Still Brown in Braunau

A succession of neo-Nazi associations has put coalition partner FPÖ under political pressure, to the surprising benefit of the governing ÖVP.

This is a good time for political conspiracy theorists in Austria.  Almost daily, headlines are bringing junior coalition partner the Freedom Party (FPÖ) into uncomfortably close contact with unpleasantly neo-Nazi activities and activists. Some pundits suggest this is what the wily young Chancellor Sebastian Kurz was hoping all along.  “The ghost of Wolfgang Schüssel” is stalking the FPÖ, commented Thomas Prior April 27 in the daily Die Presse, recalling a similar situation in 2002 when then ÖVP Kanzler cooly watched and waited as coalition partner FPÖ’s poll ratings sank disastrously from self-inflicted wounds, and disaffected voters shifted to Schüssel’s ÖVP in the next election . Today’s numbers tell a similar story: The Profil-survey completed April 18 shows Kurz’ personal approval ratings up two points and his Vice-Chancellor’s equally down.  The swing may be slight but the direction is significant.

The most recent blow to the FPÖ’s carefully-constructed image as responsible partner is the so-called “Rattengedicht” (rat poem) affair. A local FPÖ party official and Vice-Mayor in the town of Braunau was exposed as the source of an odiously racist verse comparing immigrants to rats. He was promptly sacked, but the damage was done. Kanzler Kurz told the Kleine Zeitung that the poem was “disgusting” and demanded consequences.  Party boss H-C Strache did as he was told and distanced himself and the party from such “individual cases”. It looks like the conspiracy theorists may be correct: rubbing shoulders with the far right is damaging the FPÖ and Kurz’s “statesmanlike” moral stand is profiting the ÖVP.

A brief look at the Freedom Party’s tortuous past can help to explain its (well earned) vulnerability to accusations of neo-Nazism.  The VdU (Verband der Unabhängigen, Union of Independents) was formed in 1949 as an odd alliance of middle class liberals and “Minderbelasteten”, minor NSDAP party members who had been granted official amnesty in the legal process of denazification after WWII.  The hope was that the new party would bring them as voters into a legitimate democratic system.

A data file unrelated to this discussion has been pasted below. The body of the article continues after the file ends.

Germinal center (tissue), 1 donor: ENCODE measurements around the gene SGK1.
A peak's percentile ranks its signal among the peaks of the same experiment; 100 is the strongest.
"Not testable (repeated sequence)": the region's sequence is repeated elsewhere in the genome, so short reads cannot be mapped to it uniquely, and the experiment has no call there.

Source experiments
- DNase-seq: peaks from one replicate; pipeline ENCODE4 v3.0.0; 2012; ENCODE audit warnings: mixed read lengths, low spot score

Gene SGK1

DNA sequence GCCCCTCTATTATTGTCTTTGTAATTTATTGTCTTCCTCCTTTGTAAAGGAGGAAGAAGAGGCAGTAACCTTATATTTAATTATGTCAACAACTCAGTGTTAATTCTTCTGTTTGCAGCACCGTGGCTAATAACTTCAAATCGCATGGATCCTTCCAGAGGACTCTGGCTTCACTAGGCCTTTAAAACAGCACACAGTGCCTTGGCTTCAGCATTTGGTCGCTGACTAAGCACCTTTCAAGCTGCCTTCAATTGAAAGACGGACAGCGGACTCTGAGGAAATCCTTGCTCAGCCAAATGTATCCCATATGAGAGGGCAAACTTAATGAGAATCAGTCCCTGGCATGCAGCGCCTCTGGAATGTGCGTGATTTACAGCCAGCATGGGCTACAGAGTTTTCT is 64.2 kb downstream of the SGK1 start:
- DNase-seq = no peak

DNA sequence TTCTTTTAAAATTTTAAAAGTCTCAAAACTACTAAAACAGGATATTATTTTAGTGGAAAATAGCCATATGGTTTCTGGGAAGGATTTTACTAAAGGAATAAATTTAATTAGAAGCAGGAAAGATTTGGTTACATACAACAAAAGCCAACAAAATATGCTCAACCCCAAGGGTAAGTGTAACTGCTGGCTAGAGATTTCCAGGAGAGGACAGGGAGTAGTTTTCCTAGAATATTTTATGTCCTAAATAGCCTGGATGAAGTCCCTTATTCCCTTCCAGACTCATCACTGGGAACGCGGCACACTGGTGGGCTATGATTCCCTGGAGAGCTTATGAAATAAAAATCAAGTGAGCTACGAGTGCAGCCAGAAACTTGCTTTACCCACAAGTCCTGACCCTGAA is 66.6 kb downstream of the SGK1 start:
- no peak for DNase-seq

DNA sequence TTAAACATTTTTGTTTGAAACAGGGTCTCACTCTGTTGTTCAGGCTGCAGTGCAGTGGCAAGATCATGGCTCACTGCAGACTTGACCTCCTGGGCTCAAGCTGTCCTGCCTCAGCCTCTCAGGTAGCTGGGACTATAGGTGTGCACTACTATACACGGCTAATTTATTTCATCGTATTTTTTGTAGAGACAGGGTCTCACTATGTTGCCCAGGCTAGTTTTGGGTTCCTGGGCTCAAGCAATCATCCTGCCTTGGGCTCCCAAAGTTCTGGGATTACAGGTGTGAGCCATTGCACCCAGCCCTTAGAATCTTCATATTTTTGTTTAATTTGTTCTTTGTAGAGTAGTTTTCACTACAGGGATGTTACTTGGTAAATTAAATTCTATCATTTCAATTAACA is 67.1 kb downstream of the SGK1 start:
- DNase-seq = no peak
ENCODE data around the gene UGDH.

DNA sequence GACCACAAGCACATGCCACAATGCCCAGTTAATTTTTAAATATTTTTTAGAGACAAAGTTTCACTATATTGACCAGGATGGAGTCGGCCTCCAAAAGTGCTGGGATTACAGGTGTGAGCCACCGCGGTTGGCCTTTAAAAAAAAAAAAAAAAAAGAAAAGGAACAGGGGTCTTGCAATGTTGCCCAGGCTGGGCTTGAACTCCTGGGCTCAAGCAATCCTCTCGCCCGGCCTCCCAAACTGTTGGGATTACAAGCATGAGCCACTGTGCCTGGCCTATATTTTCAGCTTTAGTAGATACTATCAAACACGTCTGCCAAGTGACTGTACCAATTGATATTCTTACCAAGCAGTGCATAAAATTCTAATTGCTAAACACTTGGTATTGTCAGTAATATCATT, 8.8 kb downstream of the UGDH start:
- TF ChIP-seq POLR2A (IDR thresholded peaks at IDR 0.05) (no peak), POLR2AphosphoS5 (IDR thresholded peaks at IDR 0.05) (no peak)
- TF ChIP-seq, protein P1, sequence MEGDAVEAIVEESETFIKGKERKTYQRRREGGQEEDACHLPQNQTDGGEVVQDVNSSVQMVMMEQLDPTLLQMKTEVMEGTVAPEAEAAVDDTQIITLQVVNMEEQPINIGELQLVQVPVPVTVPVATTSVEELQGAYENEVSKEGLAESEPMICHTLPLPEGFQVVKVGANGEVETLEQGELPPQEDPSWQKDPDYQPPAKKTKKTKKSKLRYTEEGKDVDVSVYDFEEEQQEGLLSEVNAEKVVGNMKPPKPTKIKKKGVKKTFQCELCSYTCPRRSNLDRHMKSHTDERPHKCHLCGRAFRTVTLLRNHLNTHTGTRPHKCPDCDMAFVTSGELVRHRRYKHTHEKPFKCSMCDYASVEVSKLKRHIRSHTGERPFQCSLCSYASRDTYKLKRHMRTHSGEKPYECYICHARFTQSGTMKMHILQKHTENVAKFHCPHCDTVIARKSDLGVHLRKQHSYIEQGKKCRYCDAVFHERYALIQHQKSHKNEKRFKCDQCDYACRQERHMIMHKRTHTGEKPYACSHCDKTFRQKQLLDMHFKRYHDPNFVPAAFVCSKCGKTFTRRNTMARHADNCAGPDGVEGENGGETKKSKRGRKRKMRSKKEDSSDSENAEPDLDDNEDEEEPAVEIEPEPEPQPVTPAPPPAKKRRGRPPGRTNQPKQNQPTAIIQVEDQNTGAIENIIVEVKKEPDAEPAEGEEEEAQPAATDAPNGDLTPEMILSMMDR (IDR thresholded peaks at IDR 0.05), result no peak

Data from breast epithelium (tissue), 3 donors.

An internal power struggle between liberals and nationalists was however pre-programmed. By 1955, the nationalist wing had gained the upper hand and re-formed as the Freedom Party. Through the 1970’s and early 80’s, the economic liberals were occasionally on top, but in 1986 the charismatic and aggressively nationalist Jörg Haider became chairman and set the party on its present hard right course.  After his dramatic death in a late-night car crash in 2008, the present leader H-C Strache took over. Strache re-built the FPÖ, reaching a 25-27% voter share and, in recent years working hard to re-position as a trustworthy party of government – with only partial success, as recent events make clear.

Strache now has his work cut out for him – both the liberal and centrist media are pouncing on every flicker of neo-Nazi associations. The polls quoted above suggest that he is losing ground, but with the qualified backing of his partner Chancellor Kurz and a weakened social-democratic opposition, the game is nowhere near over.  As Margaret Thatcher famously said: “In politics, a week is a very long time.”

An added piquancy perhaps: Braunau is also Hitler’s birthplace and the Nazi party’s iconic color was braun (brown).  Nomen est omen?

Simon Ballam
English, studied in NY and worked in London, Düsseldorf, NY, Fankfurt, Prague and Vienna. This covered stints in market research and the film industry, international advertising coordination and strategic planning. Currently business school lecturer and journalist.

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